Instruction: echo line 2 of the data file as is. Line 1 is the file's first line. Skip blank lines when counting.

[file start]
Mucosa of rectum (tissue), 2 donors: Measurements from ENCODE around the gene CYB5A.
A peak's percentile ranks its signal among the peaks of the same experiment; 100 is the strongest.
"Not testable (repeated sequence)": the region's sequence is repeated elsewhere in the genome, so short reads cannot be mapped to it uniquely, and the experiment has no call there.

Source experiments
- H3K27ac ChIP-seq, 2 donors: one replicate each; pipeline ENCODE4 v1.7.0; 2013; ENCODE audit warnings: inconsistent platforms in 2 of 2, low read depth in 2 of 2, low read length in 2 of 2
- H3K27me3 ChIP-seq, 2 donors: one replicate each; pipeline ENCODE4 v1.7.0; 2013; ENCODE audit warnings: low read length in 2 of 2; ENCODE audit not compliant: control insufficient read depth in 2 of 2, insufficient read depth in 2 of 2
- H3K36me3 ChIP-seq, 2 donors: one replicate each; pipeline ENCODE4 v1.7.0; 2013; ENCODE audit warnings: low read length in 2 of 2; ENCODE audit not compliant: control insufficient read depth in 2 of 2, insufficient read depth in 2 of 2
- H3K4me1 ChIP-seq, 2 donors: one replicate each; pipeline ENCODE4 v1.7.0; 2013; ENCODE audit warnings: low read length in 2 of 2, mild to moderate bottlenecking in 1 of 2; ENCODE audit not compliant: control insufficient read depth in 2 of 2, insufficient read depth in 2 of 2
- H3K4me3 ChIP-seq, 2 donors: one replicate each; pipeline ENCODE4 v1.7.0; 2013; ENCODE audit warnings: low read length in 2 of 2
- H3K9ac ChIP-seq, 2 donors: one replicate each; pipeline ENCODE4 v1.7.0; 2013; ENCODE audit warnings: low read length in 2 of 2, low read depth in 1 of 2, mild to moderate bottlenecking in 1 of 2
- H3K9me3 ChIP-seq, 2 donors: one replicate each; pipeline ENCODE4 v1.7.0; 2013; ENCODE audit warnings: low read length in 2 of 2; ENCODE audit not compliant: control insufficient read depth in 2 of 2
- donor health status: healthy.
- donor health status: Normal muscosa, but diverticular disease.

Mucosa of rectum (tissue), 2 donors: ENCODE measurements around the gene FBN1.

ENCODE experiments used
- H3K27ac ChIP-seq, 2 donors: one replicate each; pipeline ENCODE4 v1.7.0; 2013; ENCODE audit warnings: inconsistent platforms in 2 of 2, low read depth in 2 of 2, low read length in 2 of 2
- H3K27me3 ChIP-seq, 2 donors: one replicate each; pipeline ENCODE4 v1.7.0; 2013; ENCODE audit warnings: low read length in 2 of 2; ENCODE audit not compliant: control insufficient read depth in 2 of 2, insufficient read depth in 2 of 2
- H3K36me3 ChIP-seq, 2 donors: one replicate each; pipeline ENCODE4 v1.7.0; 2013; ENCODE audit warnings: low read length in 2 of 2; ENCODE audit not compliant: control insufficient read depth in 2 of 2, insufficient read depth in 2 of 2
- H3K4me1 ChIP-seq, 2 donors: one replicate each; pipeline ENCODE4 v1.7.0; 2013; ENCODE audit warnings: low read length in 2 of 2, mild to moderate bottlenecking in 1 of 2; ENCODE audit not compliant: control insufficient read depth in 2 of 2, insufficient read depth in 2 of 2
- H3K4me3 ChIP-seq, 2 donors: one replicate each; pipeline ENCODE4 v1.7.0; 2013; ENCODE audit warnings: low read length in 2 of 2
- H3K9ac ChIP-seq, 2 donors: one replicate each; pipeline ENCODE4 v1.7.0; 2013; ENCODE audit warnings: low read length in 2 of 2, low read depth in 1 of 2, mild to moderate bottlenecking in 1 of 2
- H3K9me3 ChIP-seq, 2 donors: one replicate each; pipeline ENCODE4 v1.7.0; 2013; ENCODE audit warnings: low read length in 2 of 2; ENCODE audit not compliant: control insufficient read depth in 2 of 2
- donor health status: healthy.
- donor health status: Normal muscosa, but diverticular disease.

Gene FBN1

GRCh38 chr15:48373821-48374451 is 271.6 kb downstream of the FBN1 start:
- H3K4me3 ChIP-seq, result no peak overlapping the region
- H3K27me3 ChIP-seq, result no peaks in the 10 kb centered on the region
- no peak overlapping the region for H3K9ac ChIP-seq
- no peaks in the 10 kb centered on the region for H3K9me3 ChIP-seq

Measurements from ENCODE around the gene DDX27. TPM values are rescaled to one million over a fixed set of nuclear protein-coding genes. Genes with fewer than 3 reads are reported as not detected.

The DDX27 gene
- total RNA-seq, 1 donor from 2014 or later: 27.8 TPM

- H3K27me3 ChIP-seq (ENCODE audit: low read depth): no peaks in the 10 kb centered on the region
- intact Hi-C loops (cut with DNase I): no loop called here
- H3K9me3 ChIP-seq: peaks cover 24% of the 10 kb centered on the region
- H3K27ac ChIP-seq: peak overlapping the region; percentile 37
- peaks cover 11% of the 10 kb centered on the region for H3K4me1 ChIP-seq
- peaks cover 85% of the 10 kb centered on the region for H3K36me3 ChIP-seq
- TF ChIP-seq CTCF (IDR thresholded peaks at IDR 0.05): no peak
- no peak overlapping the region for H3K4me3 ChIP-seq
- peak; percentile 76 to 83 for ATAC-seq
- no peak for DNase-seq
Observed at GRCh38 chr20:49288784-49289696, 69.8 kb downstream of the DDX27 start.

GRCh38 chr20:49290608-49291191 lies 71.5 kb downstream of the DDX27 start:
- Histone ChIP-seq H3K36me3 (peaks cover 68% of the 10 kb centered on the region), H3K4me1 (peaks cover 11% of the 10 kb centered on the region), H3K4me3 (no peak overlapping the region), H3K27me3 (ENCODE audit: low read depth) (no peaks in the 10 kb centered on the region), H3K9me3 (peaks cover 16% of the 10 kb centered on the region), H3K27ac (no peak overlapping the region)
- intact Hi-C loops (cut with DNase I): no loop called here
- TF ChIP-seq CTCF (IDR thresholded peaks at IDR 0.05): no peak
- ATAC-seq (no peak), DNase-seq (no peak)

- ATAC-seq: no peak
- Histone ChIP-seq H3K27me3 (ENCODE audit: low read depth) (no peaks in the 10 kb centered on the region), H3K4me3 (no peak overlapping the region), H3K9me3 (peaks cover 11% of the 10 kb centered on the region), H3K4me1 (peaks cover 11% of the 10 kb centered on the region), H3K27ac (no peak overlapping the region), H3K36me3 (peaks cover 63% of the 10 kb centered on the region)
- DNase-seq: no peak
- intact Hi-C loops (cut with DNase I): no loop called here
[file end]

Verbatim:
A peak's percentile ranks its signal among the peaks of the same experiment; 100 is the strongest.